Patience. When to wait and when to make a change? As a coach, this is the hardest part of the job. Everyone wants results now. There’s pressure to make the change, but you can’t bow to it. You have to stay objective. Have to choose the right moment. – That’s what the client pays for.
Lack of patience leads to rushed decisions. Left to their own devices many do stupid things. Throw in a couple of 24-hour fasts, add in some “metabolic conditioning” work, throw in some more lifting days, go “all Paleo” for carbs. The list goes on.
I can’t give you definitive rules on when to make a change. Regarding the value of patience, all I have for you is a client story of mine and a quote from a coach with way more knowledge and experience:
Martin Berkhan, on patience:
“Getting that lean was the easiest diet I ever experienced. It was only testing in terms of patience; but even though the diet was easy, I longed for it to be over so I could try something, anything, else. It was a waiting game, but not a fight against hunger. Many clients have told me the same. If they don’t tell it to me straight, I notice it when discussing what to do after the diet.
“Sure, I got the usual neurotic thoughts once in a while. More frequently towards the end. Most do. “Am I really losing now or have I stalled?”, etc. Water retention tends to screw with your head and you’ll sometimes see that your weight isn’t moving for 10-14 days. That’s when people are very likely to do something stupid. That’s when it becomes very hard to resist cutting calories and adding extra cardio. So most people, including coaches, do that and it backfires.
“They lose strength or just get ravenous, whatever, something happens and they break their diet, binge for a day or two, attempt to get back to where they were by doing another stupid thing once again, and then they are stuck doing that. Or they just give up. It’s like domino bricks falling one after another after a tiny little wind dust moved the first piece. It gets a lot easier when you have someone else, a coach, giving you orders, of course.” (From this post.)
Client Andrew’s Story
When the consultation period was over and when discussing what to do next the topic of patience came up and we had an interesting exchange. Andrew’s words really struck me and I asked him if he’d share his e-mail. Noting how the comments of others had helped himself so much, he kindly agreed. The bolding is mine.
Weight: 170.4lbs -> 166.3lbs, Body-fat: 12.7 -> 7.9% – (via DEXA scan)
Note: You are an individual, your results will vary depending on genetics, adherence, and effort.
“I wanted to send you a quick note of appreciation and let you know how you’ve helped me. I considered myself a fairly rational, methodical person. I had read all the Leangains and Bodyrecomposition.com articles – that’s sort of how I found your site. I put all of that information to use for most of 2011 and I did see some results, but around August of last year, I completely cratered strength-wise. I was yo-yoing way too much on the rest vs. lift days and generally just applied all the rules with no sense, because I didn’t have any experience. Also, I was not tracking the numbers regarding lift stats or weekly body measurements.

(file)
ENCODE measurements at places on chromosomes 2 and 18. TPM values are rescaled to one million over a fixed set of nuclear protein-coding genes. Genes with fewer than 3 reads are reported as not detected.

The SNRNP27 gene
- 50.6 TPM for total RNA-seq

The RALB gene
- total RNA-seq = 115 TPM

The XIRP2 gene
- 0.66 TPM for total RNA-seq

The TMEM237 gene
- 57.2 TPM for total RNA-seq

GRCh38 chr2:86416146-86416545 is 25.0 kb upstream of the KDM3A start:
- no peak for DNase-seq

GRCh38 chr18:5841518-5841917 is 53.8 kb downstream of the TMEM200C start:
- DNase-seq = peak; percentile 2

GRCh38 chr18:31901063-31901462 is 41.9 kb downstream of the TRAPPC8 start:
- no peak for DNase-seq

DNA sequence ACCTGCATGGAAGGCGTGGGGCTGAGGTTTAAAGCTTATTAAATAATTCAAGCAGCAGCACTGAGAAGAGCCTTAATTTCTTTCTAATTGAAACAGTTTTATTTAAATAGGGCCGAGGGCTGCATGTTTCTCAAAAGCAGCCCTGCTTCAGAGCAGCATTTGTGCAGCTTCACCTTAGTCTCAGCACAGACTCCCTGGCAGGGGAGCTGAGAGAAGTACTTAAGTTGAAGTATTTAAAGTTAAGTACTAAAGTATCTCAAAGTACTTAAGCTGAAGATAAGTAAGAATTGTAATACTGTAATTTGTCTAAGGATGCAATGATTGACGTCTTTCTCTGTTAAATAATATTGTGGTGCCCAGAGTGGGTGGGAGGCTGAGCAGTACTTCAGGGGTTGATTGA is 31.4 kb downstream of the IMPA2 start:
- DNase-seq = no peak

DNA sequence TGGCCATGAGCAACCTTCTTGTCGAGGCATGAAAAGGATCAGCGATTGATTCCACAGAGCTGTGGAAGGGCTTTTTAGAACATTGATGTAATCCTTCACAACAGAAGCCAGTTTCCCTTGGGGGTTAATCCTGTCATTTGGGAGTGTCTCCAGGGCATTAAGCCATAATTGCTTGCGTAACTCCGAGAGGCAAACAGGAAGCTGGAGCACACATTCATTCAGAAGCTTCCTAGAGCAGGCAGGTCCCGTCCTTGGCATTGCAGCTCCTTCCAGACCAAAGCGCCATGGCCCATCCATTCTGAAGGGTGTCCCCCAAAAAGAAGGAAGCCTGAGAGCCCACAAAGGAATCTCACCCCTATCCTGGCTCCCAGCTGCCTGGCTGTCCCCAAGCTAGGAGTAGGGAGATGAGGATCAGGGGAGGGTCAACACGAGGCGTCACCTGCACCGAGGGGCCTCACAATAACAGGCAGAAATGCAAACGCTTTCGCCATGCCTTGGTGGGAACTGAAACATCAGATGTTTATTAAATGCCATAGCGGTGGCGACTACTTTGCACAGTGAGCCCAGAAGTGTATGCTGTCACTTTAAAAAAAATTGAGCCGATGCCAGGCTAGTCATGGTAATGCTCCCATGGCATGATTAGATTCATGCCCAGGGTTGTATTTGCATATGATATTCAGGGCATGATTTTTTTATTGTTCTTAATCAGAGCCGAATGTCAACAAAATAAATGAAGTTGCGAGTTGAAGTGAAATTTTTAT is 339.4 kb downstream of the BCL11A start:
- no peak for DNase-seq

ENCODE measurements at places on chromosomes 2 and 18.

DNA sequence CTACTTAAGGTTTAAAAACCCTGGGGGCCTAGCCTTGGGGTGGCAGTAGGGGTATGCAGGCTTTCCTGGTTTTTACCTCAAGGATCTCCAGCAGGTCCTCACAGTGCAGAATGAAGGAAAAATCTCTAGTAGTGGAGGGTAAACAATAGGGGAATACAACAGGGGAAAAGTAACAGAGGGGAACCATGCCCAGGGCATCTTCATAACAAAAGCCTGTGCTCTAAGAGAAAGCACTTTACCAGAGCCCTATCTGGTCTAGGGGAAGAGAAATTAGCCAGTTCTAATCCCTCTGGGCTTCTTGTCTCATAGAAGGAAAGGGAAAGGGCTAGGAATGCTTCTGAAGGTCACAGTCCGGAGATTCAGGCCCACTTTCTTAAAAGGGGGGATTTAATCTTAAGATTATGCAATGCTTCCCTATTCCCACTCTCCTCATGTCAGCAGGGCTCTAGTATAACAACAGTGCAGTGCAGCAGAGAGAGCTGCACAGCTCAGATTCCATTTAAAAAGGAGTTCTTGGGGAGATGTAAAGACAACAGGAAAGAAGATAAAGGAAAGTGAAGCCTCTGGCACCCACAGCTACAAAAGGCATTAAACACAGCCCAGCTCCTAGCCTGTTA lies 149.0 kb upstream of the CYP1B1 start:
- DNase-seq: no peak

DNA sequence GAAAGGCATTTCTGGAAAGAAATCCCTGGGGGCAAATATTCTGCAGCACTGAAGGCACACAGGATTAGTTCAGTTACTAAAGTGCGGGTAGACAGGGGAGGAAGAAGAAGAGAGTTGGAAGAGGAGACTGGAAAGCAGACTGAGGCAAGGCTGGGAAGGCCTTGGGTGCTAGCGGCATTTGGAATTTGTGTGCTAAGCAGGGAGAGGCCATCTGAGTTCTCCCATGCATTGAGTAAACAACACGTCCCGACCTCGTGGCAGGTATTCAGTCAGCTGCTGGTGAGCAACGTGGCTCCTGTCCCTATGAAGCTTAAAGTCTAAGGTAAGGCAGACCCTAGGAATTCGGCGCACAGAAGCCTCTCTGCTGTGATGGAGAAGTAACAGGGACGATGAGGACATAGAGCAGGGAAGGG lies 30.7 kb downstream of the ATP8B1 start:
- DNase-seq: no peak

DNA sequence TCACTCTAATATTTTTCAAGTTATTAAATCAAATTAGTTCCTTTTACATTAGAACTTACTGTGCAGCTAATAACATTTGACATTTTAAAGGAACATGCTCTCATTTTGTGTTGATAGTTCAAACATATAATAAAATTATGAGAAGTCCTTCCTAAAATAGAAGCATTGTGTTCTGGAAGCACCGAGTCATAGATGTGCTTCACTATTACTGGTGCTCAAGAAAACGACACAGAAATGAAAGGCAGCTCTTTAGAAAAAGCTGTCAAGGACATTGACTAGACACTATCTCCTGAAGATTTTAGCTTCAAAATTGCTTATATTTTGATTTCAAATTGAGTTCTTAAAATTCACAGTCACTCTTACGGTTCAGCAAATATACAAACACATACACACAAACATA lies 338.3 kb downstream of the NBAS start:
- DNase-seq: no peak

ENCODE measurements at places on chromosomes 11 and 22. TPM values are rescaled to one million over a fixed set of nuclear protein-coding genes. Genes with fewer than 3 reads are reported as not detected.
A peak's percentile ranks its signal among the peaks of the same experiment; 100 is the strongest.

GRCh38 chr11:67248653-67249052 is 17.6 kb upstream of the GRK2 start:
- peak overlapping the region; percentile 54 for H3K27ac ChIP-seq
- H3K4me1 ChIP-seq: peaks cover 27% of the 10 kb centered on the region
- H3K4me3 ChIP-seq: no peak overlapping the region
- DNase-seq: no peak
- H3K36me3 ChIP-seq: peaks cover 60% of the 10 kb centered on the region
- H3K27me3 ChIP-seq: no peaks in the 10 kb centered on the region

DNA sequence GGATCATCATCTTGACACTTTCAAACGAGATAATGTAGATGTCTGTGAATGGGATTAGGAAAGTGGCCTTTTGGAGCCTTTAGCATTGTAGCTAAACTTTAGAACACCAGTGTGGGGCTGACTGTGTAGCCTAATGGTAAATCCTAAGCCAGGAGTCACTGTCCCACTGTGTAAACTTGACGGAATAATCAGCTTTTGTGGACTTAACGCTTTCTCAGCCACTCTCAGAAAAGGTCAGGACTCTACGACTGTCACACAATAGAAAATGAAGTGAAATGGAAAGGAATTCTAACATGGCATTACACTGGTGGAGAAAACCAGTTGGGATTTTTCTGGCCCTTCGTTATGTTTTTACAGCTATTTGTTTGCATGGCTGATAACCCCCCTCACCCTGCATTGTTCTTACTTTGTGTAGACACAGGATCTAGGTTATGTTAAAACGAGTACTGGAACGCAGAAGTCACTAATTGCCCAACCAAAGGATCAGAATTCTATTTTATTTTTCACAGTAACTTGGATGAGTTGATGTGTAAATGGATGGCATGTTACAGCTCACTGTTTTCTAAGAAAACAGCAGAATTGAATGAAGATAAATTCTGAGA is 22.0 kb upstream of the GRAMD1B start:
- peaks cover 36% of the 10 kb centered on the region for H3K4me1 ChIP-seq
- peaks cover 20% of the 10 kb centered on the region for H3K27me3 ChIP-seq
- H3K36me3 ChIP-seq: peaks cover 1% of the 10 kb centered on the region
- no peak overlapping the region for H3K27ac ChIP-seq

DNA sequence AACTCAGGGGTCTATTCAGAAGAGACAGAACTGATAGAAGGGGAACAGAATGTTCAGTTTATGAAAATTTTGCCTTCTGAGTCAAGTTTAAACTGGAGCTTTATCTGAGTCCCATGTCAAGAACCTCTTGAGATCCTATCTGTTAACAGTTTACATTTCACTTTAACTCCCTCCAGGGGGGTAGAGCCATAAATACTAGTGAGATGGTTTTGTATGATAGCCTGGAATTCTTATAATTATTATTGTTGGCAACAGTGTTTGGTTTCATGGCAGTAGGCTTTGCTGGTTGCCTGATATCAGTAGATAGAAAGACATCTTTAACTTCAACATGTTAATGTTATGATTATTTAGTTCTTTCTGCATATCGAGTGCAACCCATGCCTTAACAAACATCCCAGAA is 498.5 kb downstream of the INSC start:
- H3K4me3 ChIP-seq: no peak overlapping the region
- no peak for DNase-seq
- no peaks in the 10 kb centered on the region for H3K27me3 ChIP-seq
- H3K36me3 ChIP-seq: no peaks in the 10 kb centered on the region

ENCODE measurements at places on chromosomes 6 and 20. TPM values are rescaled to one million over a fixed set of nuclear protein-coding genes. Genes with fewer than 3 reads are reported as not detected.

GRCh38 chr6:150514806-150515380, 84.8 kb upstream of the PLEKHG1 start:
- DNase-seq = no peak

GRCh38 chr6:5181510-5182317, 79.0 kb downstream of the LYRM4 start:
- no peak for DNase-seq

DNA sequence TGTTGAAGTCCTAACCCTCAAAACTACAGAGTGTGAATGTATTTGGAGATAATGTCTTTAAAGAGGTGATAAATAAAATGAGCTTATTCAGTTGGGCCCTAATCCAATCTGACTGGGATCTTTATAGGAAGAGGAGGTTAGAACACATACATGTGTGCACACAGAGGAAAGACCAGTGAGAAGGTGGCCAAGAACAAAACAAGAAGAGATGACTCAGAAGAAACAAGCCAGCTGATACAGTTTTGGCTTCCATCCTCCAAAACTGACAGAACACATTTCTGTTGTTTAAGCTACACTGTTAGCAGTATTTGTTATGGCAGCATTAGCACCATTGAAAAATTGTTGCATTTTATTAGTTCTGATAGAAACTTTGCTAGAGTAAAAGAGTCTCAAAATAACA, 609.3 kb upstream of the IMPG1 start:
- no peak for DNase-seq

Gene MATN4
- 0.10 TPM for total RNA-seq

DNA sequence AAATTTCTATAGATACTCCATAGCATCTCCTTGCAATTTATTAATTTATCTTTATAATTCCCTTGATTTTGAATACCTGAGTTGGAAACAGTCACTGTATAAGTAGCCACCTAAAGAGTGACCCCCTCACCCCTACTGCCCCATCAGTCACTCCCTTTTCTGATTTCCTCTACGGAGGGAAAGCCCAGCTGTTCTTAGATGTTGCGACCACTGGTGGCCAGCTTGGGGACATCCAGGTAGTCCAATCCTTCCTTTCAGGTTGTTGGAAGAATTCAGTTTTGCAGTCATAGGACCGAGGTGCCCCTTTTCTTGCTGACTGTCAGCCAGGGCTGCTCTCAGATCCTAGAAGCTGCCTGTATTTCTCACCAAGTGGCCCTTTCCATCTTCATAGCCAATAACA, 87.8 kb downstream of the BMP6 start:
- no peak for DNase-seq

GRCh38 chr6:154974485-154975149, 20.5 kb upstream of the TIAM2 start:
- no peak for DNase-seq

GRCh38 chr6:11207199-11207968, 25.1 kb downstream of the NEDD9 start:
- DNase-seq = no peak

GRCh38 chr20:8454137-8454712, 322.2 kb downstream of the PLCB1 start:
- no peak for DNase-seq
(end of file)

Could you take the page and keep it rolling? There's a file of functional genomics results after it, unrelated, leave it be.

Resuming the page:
Taking measurements just once a week has been one of the biggest mindset changes for me. I’m finally able to relax and just let things happen and more importantly, I got to learn your system for making objective decisions about my own progress and the counting rules helped me to relax the OCD. I’ve splurged almost every weekend, drinking and/or the occasional crap food and I’ve still lost on the plan and that’s been an eye-opener. But beyond splurging, I feel much more comfortable just eyeing food and knowing roughly what I’m eating – no more fears about vacations!
From the DEXA scans I’ve had done, I’ve dropped from 12.7% BF to 7.9% between July 18th to October 26th. At the same time, I’ve gained 1.95 kg lean mass (4.3 pounds). I’d echo some of the other people who’ve written you back – people just need to relax and let it happen. People, especially us modern folk, are incredibly impatient – I was and still fight it, but if they just stick to the plan, as everyone says, they will get there. I spent nearly 6 weeks at a stagnant point, then one weekend, boom, 5 pounds dropped and I was just cut all of a sudden – it was crazy!
Keep on spreading the truth!”
It can be tricky to know when to make a change, for sure. Is the stall one that’s natural or is there a need to adjust things to keep things moving? There are many variables that don’t fit nice and neatly into a blog post. For the coach, it comes down to being able to look at the whole picture and make a decision, for people to trust in your ability to spot the patterns. For you, the individual making your own decisions, all I can say is that just because your tracking method isn’t showing progress, doesn’t mean that nothing is happening.
As I gain experience I hope to share those lessons learned in a meaningful and useful way with you. For today, let’s add “Patience” into your diet toolbox.
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